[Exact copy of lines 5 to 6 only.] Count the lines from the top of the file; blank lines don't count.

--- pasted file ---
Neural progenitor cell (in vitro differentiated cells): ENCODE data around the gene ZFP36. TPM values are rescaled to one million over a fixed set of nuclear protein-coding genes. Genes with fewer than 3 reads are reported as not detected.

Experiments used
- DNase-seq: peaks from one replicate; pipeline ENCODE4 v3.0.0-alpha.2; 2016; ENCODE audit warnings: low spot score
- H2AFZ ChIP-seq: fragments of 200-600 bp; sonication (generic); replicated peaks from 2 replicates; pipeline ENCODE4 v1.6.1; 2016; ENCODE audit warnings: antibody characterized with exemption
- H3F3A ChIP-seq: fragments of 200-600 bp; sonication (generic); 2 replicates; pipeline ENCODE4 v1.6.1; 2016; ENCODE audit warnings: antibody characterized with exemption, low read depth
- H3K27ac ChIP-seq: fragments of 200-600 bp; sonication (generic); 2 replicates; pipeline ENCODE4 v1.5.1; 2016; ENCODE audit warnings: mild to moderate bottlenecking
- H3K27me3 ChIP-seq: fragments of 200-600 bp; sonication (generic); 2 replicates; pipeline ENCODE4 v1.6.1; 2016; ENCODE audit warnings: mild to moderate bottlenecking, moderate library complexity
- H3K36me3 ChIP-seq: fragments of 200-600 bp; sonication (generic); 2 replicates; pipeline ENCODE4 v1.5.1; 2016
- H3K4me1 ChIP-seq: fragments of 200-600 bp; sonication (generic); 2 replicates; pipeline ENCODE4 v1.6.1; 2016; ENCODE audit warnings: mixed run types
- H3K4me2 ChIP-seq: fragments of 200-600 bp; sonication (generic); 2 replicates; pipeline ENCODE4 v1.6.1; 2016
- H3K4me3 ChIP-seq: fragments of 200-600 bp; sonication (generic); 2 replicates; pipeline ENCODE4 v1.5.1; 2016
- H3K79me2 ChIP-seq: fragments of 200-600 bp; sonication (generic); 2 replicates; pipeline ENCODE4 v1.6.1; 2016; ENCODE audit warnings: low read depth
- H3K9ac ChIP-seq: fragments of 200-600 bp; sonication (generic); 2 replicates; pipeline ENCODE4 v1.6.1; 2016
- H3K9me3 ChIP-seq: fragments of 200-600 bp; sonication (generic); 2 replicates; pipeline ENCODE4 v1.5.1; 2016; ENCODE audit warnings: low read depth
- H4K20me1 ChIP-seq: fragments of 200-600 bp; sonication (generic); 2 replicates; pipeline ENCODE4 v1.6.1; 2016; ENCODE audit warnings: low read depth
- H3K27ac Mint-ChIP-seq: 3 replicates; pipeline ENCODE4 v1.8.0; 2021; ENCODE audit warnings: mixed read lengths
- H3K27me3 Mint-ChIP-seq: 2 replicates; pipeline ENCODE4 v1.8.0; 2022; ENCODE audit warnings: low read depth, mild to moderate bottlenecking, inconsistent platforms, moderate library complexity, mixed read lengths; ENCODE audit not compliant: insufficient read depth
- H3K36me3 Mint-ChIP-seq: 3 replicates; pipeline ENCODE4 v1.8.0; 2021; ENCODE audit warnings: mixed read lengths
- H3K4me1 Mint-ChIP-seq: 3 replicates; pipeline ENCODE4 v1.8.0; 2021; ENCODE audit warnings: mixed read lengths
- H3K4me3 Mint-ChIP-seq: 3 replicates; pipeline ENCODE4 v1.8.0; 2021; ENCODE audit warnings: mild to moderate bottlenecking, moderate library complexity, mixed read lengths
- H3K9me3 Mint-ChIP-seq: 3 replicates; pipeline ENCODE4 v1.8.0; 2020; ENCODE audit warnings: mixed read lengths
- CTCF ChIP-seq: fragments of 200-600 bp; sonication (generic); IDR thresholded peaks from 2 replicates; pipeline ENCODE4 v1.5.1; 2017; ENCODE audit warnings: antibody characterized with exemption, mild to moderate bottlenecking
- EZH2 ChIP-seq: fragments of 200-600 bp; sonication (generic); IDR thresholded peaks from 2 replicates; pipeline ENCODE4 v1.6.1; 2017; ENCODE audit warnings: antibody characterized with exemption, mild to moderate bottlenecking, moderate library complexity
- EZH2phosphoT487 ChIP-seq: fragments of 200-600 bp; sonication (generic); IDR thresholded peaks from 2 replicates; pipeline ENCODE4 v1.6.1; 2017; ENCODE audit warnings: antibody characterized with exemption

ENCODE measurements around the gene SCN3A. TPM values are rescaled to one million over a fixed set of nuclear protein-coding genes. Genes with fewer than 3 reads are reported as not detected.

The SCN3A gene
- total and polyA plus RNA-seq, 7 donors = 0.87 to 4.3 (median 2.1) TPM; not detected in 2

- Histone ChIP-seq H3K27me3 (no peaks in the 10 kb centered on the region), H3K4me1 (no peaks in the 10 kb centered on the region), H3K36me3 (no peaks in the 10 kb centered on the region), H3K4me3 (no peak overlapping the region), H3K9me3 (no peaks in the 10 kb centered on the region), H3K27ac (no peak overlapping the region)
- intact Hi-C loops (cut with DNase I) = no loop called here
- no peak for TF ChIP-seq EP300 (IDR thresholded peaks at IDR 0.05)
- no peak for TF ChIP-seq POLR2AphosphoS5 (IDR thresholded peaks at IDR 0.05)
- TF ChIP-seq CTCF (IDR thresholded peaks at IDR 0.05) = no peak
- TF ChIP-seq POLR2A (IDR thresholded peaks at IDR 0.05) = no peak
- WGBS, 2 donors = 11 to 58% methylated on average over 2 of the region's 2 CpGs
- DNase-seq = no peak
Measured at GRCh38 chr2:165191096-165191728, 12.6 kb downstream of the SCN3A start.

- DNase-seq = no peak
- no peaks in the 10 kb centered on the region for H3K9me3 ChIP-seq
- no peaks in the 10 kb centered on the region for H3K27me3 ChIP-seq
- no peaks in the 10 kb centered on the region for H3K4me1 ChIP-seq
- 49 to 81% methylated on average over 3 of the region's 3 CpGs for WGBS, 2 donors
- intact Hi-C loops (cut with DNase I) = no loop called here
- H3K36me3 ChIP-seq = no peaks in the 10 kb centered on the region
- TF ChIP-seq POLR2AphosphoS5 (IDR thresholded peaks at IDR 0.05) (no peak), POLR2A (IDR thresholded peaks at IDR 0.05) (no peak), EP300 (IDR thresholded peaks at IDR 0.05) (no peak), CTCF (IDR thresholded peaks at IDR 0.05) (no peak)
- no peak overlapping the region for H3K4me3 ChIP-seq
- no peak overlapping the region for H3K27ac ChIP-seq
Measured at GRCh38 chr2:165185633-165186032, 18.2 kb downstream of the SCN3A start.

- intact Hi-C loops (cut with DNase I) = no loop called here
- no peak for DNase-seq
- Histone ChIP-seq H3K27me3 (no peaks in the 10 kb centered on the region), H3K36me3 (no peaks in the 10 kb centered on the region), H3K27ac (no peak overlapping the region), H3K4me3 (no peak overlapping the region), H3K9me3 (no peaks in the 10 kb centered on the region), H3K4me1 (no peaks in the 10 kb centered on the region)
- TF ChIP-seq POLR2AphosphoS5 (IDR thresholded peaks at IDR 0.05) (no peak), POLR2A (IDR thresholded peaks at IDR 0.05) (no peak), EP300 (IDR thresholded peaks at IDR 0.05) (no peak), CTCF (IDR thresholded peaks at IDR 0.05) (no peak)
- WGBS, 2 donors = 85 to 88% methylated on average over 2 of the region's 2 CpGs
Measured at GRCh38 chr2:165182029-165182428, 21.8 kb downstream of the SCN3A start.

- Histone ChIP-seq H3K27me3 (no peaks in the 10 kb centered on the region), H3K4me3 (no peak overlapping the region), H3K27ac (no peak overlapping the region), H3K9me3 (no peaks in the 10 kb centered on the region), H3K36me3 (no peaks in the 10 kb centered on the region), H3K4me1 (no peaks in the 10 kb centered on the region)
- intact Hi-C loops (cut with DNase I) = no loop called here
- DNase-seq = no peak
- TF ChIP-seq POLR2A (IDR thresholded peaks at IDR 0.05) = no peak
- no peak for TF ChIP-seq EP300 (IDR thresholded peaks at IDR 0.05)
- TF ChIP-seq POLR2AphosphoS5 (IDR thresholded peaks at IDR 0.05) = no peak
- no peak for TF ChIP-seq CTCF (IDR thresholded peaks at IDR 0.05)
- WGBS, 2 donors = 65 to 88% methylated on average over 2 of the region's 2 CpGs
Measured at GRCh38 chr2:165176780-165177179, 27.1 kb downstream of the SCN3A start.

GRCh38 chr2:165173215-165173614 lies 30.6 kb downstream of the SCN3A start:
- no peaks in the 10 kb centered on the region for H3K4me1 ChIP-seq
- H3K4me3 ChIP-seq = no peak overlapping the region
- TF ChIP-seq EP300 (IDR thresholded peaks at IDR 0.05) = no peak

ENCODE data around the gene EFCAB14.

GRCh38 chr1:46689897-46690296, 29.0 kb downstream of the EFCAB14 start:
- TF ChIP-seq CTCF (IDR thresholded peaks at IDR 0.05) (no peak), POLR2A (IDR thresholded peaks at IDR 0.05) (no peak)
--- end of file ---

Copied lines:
- H3F3A ChIP-seq: fragments of 200-600 bp; sonication (generic); 2 replicates; pipeline ENCODE4 v1.6.1; 2016; ENCODE audit warnings: antibody characterized with exemption, low read depth
- H3K27ac ChIP-seq: fragments of 200-600 bp; sonication (generic); 2 replicates; pipeline ENCODE4 v1.5.1; 2016; ENCODE audit warnings: mild to moderate bottlenecking